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About Alise

I’m a lot of things, but more than anything else, I’m a woman in progress. I’m finding that out more and more all the time. Knitting is just a series of knots. I hope as my tangled thoughts are put out there, they will weave together into something that adds a little bit of beauty to the world.
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25 Responses to Redemption Only Through Failure?

  1. mike helbert says:

    I found that even after reconciliation with the church family, I still felt ‘outside.’ It was nothing that anyone said or did. In fact, I was embraced. Maybe it was my own shame and guilty feelings that built the wall. But, I eventually had to leave. You may find yourself in a similar situation. You may be welcomed back. However, something just doesn’t feel right. Blessings on your journey. I wish you and your husband all the best!

  2. karen says:

    You don’t get to stay. You just don’t. You’ve chosen a different way and it’s not going to be among the people who have been hurt and are justifiably enraged. Your husband is right: you shouldn’t be surprised by this. Six months is much too short a time. For some people, 30 years is too short a time. Forgiveness is available (if they choose), but forgetfullness is not. I know it’s not what you want to hear, but the prodigal son gave it all up. He crawled on hands and knees, crying out in anguish, offering to enslave himself to the Father he had stolen from and wished for dead.

    I don’t know you at all Alise, though I’ve followed your words for some time. And I have no right to judge you or reject you or say there is no place for you in the Church. Because there is! There is so much room for you and your husband and your joined families in the Kingdom. But the old way is gone, that door is shut. And I’m convinced that a new way and a new Family lies ahead (often even the ones who have been left can’t stay in that same church, among that same family). Sinners will always have a place in the church this side of heaven. You are not the first and certainly won’t be the last. But you chose to give that up and start a new life. So go do it. Let them heal, please let them heal. Let Jesus bind up their wounds while you search Him out, venture into new fellowships. He’s doing something with them and for them that you don’t get to be a part of anymore. I know you’ll find the place where He does that for you, too.

    (On a personal note, Alise, I want to respect you, your voice and your story so probably won’t comment again. You are brave to share these things here and I don’t want to heap any more of the words you probably know by heart. But I am your daughter all grown up. My dad was the worship leader. And I LOVE my parents. All of them. I love the siblings, the cousins, the family that God so graciously gave us as a result of it, even though that old hurt of loss and rejection will never go away. And I want you to have hope and encouragement and anticipation for what God will do with and through the hurt and shame of your story. Longing with you for that peace…Thank you for shedding light into a corner of my story.)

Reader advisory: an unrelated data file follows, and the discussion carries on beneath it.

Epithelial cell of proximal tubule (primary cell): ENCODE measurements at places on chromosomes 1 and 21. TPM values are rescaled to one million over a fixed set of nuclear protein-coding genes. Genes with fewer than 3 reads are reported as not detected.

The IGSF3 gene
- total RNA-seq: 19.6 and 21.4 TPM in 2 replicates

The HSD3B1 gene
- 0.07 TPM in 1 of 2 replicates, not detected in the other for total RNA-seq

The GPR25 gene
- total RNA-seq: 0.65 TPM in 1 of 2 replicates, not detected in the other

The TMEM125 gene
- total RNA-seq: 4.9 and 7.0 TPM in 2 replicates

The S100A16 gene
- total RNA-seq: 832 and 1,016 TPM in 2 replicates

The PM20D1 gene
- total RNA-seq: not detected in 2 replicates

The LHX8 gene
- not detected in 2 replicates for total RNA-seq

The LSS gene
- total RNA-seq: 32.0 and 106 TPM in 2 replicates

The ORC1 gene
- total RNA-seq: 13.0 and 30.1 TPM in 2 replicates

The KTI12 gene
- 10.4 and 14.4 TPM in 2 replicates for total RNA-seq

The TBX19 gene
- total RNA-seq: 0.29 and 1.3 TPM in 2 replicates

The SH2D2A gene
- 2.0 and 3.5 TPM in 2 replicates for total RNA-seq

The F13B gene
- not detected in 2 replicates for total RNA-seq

• Alise says:

      Please don’t feel like you can’t comment here. This is an open space and I don’t want you to feel like you don’t get to add your voice to the conversation. Certainly you’re not obligated to (!), but don’t ever feel like you aren’t welcome here.

    • Adam Ellis says:

      For whatever it’s worth, I’m going to quibble with your version of the parable of the prodigal son. On the story’s own terms, the younger son appears to be not so much sorry as he is hungry & broke. He practices an apology all the way home as a means to an end. It’s also an apology he never actually gets out of his mouth. He doesn’t have the chance. The Father runs to embrace him and welcome him back fully as a son. If the story weren’t so familiar to us, and we didn’t sort of “get” the symbolism, most of us would call the Father in the story a naiive old fool to take the boy back like that. We’d tell him he was just going to get his heart broken again. The confounding truth of that part of the parable is: Grace is like that…and the Kingdom of God is like that…and God is like that.

      But as profound as that point is, it isn’t the main point of that particular parable. You see, The context is that the tax collectors and sinners were gathering around to hear Jesus. The Pharisees and the teachers of the Law observe this and condescendingly note that Jesus “welcomes sinners and eats with them.” The string of parables that follow, (Lost Sheep, Lost Coin, & Lost Son/Prodigal Son), seem to be offered in response to this comment/situation. To be sure there are things in them for the tax collectors and sinners who had gathered around, but the primary intended audience were those Pharisees and teachers of the Law who offer the comment that immediately precedes the parables. Jesus tells of a seemingly insane shepherd who leaves 99 of his 100 sheep unattended in the wilderness to find the 1 sheep who wandered off…and when he finds it, he puts that sheep on his shoulders, carries it home and throws a party…without ever returning for the sheep he left in the wilderness! (God is apparently like that.) Then Jesus tells us of a woman who loses 1 of her 10 silver coins (each worth about 1 day’s wages) and essentially tears her house apart to find it. When she finds it, she throws a party to celebrate…that arguably costs more than the value of the coin! (God is like that.) And then, Jesus delivers a beautifully subversive masterpiece involving 2 brilliant and unexpected plot twists.